Thursday, 23 November 2017

Medieval Regensburg

We dock for our first stop in the city of Regensburg, right after lunch. The centre of Regensburg is truly medieval – a UNESCO World Heritage Site. Spared the bombing visited upon Nuremberg, it hasn’t been seriously damaged since Napoleon visited. At almost 1,000 years old, its Stone Bridge is one of the oldest surviving crossings over the Danube. It’s our first chance to use our ‘receivers’ or headsets. The cruise has arranged local tour guides at each stop and you get to choose whether you want slow and leisurely, or a high paced tour. Every person on board is issued with a wireless receiver and you pair it with your guide. There are seven guides with number 7 as the slowest: we pick one in the middle.

So, we take a moderate walk along the riverbank to the bridge. I stand at its centre and look west, trying to imagine the sounds, the smells, and the hopes of the Third Crusade, as the knights pass across this very bridge, off to combat Saladin’s forces in the Holy Land. Despite many gains, Richard the Lionheart’s armies don’t capture Jerusalem, and thus they will fail.

Beside the bridge is the imposing Salt Barn (Salzstadel), a reminder of the importance of this mineral in the middle ages, and of Regensburg’s status. The Salt Barn is now a museum that traces the history of the city from Roman times. Alongside the museum is a building constructed for the workers that built the bridge; job done it became a restaurant, and it has operated continuously ever since, perhaps the oldest restaurant in the world. Most recently (the last 200 years), it has been the Wurstküche or Sausage Kitchen and, as anyone who knows me knows, I love sausages. This place serves 6,000 sausages a day but, I’m reminded that we’ve just had lunch, and there’s a big-line up; worse still, our moderately-paced tour is moving on… …rats!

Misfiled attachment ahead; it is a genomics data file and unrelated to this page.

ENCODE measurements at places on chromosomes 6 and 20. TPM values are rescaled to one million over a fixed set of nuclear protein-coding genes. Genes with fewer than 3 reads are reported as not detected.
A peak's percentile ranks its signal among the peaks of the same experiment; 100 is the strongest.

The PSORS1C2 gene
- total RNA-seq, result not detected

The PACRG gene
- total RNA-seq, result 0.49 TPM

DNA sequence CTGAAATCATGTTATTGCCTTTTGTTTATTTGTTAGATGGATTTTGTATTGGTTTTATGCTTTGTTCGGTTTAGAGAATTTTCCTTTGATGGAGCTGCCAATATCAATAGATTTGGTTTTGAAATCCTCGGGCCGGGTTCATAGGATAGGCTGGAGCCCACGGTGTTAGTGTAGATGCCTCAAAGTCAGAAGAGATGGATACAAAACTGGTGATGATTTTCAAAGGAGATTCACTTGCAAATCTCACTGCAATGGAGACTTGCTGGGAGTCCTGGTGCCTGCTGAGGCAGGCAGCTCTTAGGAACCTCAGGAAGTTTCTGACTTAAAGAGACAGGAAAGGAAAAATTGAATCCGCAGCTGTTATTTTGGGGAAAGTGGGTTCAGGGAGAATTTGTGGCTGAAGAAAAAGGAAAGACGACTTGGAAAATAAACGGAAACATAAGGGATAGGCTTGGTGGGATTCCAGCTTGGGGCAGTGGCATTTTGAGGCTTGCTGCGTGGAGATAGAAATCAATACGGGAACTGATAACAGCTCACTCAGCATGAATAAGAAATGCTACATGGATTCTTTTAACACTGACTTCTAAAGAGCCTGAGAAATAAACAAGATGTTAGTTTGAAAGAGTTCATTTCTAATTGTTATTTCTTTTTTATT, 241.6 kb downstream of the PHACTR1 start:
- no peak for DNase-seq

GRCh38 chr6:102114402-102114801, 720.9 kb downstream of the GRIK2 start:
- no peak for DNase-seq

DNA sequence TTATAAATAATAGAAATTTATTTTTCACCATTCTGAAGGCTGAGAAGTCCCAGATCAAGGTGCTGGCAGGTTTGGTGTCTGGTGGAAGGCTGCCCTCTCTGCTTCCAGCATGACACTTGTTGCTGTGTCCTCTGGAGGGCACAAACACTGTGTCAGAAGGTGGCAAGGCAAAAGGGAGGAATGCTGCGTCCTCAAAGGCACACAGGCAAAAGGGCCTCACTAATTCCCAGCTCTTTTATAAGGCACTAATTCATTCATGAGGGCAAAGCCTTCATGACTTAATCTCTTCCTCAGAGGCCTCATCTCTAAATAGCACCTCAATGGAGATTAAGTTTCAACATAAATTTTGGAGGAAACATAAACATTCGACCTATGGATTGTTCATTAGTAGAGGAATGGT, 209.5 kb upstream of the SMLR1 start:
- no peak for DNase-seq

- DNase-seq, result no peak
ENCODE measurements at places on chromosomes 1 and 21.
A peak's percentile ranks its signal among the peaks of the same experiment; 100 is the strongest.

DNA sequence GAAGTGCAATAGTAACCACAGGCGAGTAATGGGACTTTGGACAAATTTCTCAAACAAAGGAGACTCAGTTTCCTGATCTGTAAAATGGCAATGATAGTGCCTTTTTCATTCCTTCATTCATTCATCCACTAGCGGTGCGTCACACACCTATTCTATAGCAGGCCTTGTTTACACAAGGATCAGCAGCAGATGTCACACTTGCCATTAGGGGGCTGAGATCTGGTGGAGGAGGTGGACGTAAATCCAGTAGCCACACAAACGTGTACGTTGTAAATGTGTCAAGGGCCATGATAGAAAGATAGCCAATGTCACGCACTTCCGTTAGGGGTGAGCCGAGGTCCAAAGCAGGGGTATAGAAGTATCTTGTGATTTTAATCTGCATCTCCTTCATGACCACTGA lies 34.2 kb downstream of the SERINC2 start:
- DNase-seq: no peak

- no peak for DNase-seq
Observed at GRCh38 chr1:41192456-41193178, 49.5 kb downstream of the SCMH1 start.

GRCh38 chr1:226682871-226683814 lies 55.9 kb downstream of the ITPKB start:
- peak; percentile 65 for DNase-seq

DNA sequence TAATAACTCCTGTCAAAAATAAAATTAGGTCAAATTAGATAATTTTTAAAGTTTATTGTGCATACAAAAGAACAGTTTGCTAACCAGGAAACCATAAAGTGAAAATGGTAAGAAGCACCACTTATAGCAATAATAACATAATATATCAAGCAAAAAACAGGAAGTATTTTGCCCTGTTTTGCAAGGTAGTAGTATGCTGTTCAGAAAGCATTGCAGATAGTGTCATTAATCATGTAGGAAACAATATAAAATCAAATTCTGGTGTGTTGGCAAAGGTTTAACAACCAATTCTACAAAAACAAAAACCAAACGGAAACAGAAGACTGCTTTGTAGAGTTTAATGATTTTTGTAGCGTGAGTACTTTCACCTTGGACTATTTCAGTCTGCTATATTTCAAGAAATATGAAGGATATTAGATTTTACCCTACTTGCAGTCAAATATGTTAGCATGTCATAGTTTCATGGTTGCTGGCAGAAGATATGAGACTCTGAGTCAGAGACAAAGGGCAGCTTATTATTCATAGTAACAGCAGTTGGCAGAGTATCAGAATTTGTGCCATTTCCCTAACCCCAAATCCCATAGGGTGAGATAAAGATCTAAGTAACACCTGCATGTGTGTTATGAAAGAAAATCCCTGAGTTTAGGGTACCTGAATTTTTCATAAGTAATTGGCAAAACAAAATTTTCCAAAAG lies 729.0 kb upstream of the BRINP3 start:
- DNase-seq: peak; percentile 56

We walk into the town and facing us is a giant vibrant wall painting; this is David and Goliath, on the wall of the Goliath House (Goliathhaus). The house was built in 1260, with the painting added in 1573, and it’s been a landmark ever since. Just around the corner, our guide stops to point to a house where Oskar Schindler lived after WWII. Penniless, he was offered a room here for a couple of years. In the window, a sign makes a scathing comparison between Schindler and Trump. A young American couple expresses whispered outrage at the attack on their leader, but others just smile. I sense it will be a discussion in the bar tonight.

Silver Altar in the Dom
We finish the formal phase of our tour at the Dom of St Peter’s with its ornate gothic exterior and we turn off our receivers. Controversially, this Catholic Cathedral bears a medieval anti-Semitic carving high on the outside wall called a ‘Jew’s sow’ showing three Jews suckling on a pig, facing the old Jewish district. Apparently, these were common in the middle ages. The interior is resplendent with 13th Century stained-glass windows and a silver high altar. Carol lights a votive candle for a friend at the shrine, beneath a relief of the Virgin and child.
Back on board, it’s time to put our receivers on charge and relax with a cold beer – it’s been another >30°C day and the lager slides down easily. A local Bavarian ‘oompah’ Band arrives to entertain us, and tries to get us on our feet – nice try! Well, at least we didn’t have to wear lederhosen.

Looking West on the Bridge, with Salt Barn to the left

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